Startup Resources
January 3, 2014 by Guest Blogger

By Nicholas Wright, CEO at AppInstruct

How do you build a mobile app? This is the very question I myself had 13 months ago. I answered the question by hiring the relevant domain experts, and in the process created AppInstruct’s Online Course — designed to teach how to make an app to all of us who have an app idea.

This post begins a series here on the oDesk blog, where we’ll explore both the technology and business aspects of app making — either as a start-up, as a hobby to create additional income, or to promote an existing business.

The great thing about the oDesk platform is that it provides a remote network with all the design and programming expertise you need, allowing you to manage the process part time from home. This enables you to validate your idea, whilst remaining secure in your day job.

So where to start? Well, the first question you should ask yourself is:

Should I learn to code?

It is an often-overlooked fact that the programming languages used to build native Apple and Android apps — Objective-C and Java, respectively — are two of the hardest to learn.

This means that for anyone starting out without prior coding experience, the quickest route to market is going to be contracting out the programming. If you have no prior coding experience, you can expect it to take you more than six months of full-time study to become competent with Objective-C or Java. To develop real expertise, you can expect it to take 18 months.

For those with prior coding expertise in the popular web languages — such as PHP, Ruby or C# — learning Objective-C or Java would be easier, but there will still be three to six months of committed study before you become proficient enough to make reliable mobile apps.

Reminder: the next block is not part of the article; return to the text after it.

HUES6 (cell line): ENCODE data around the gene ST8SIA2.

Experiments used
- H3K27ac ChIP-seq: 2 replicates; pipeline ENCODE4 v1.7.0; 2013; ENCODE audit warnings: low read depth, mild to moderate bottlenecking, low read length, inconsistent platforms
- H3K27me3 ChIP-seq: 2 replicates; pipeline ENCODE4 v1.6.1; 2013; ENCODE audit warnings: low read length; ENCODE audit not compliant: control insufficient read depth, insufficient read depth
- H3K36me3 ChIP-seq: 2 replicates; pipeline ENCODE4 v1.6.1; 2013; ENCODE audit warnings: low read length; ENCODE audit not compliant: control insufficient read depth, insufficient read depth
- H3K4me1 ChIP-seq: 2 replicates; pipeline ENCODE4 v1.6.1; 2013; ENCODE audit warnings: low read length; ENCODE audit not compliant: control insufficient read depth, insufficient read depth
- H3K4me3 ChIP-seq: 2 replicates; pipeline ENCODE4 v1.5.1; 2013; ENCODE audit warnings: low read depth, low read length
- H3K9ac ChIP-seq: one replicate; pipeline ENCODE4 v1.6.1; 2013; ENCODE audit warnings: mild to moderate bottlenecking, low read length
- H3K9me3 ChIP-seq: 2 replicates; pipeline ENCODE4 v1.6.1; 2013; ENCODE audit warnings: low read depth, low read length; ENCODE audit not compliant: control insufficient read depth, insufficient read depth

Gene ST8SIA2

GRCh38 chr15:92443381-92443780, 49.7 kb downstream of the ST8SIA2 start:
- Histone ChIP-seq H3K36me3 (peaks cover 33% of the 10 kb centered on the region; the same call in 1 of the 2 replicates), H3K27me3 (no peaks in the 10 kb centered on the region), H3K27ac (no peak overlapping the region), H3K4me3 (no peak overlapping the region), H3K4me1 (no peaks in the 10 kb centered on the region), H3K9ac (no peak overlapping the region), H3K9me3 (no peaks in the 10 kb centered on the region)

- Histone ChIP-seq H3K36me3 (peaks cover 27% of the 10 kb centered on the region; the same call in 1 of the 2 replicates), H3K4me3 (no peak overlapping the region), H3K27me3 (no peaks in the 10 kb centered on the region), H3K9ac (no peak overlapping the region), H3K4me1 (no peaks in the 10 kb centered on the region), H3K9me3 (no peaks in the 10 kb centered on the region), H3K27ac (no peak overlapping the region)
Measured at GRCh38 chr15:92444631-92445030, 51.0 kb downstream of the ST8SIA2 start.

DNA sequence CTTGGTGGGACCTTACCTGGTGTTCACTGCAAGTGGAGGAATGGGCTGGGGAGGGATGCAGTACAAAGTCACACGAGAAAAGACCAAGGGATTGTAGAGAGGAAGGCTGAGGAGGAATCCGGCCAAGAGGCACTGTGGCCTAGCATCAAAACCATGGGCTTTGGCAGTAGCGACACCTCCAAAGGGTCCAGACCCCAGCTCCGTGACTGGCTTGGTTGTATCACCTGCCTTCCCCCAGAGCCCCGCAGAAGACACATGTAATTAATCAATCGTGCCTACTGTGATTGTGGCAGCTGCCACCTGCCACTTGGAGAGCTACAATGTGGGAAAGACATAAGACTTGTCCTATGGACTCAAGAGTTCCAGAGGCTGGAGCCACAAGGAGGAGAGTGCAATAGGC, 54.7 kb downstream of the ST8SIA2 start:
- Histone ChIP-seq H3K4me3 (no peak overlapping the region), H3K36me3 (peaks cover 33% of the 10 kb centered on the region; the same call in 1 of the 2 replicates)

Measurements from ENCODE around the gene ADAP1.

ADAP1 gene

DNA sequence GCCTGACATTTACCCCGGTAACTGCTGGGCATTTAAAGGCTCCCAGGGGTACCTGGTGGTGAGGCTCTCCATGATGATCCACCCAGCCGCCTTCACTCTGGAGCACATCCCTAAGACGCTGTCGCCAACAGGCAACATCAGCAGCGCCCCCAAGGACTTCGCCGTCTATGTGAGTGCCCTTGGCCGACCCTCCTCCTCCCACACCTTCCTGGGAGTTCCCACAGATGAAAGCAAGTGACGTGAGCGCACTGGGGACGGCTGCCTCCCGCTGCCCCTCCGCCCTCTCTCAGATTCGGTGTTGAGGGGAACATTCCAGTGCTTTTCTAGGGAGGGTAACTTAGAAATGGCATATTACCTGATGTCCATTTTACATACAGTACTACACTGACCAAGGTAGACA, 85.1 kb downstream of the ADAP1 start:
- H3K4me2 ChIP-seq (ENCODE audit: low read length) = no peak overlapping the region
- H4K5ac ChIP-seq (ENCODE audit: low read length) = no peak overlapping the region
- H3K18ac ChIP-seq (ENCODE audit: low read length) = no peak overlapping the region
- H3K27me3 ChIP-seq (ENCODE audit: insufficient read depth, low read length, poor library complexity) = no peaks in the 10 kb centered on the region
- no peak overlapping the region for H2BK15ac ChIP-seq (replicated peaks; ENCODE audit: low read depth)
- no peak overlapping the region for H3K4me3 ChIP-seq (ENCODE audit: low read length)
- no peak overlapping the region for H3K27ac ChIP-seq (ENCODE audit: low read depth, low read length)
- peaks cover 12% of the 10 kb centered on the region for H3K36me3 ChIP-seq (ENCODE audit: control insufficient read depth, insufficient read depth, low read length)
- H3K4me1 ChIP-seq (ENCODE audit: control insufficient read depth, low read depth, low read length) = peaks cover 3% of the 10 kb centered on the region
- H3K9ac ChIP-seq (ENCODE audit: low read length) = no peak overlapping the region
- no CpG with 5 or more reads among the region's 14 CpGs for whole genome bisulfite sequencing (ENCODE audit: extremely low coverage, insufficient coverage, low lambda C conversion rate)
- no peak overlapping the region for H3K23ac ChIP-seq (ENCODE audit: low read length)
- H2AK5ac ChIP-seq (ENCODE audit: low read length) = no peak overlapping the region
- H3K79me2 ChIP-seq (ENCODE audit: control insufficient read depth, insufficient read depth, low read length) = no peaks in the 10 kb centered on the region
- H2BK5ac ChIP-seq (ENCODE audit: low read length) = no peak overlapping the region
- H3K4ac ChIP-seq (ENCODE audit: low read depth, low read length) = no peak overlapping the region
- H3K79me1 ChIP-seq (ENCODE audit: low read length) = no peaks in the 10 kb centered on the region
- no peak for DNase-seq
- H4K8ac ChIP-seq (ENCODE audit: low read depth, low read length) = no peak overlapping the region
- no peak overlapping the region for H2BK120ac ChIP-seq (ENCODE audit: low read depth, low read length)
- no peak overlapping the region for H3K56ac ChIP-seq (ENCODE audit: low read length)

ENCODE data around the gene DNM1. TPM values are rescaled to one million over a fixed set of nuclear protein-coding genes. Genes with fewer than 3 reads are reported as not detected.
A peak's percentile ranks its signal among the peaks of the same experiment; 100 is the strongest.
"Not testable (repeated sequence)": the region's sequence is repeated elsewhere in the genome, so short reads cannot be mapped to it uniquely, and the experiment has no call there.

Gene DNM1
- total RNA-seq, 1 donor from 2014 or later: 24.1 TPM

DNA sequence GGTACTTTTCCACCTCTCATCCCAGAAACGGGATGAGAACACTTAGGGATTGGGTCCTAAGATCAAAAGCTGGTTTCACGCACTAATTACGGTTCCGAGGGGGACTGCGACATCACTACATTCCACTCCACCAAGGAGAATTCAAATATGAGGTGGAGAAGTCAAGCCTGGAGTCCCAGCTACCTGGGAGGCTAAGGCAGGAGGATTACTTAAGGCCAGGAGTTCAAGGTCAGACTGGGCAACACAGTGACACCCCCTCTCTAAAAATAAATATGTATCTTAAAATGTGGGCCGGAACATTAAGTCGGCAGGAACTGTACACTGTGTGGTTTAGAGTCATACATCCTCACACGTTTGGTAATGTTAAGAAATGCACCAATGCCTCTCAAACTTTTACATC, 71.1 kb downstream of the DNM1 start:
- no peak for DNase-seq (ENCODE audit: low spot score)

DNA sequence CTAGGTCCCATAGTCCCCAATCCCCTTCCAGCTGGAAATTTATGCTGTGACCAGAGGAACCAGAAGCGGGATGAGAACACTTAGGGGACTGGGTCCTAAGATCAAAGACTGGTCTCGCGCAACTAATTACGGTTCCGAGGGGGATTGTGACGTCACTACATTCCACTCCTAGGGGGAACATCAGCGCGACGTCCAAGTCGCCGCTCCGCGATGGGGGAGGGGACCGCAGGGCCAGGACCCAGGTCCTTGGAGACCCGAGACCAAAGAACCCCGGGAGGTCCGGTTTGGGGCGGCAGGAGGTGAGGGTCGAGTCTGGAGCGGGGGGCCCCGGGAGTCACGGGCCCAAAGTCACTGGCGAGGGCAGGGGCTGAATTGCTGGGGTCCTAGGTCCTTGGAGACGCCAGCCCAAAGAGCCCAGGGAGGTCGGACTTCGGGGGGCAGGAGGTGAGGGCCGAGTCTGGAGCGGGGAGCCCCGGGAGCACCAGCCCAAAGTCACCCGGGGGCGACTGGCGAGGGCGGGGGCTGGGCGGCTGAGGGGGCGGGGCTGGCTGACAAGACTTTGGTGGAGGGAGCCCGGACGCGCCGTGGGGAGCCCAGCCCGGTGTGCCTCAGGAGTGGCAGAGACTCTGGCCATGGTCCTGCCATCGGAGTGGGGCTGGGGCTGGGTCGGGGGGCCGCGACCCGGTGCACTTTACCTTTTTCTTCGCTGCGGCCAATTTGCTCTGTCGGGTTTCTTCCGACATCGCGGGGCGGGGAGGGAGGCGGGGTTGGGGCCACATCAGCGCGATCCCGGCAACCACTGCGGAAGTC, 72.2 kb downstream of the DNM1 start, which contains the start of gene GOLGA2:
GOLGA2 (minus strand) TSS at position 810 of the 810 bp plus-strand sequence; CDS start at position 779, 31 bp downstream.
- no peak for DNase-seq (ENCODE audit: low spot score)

It should also be remembered that programming requires a logical and mathematical mind; hackers become hackers because their innate abilities and interests predispose them to start coding at 13, much like elite athletes and novelists. It’s not for everyone.

But for those with the time, there are several good online resources that will help you learn to code. For absolute beginners, there’s Codecademy (which just released an on-the-go “Hour of Code” iPhone app). For the more advanced, Team Treehouse and Pluralsight are good options. If you want to learn the broader technical and business skills required, AppInstruct complements and provides an alternative to these app programing resources, with topics including user experience and user interface design, project and product management, and how to recruit and manage a development team.

It’s not just about the code

The small screens of mobile devices make user interface design more critical than on the web. Users’ fickle engagement make user experience design arguably the single most important factor in determining whether your idea will become a successful app. Indeed, it’s more significant than being able to program well, which is a given.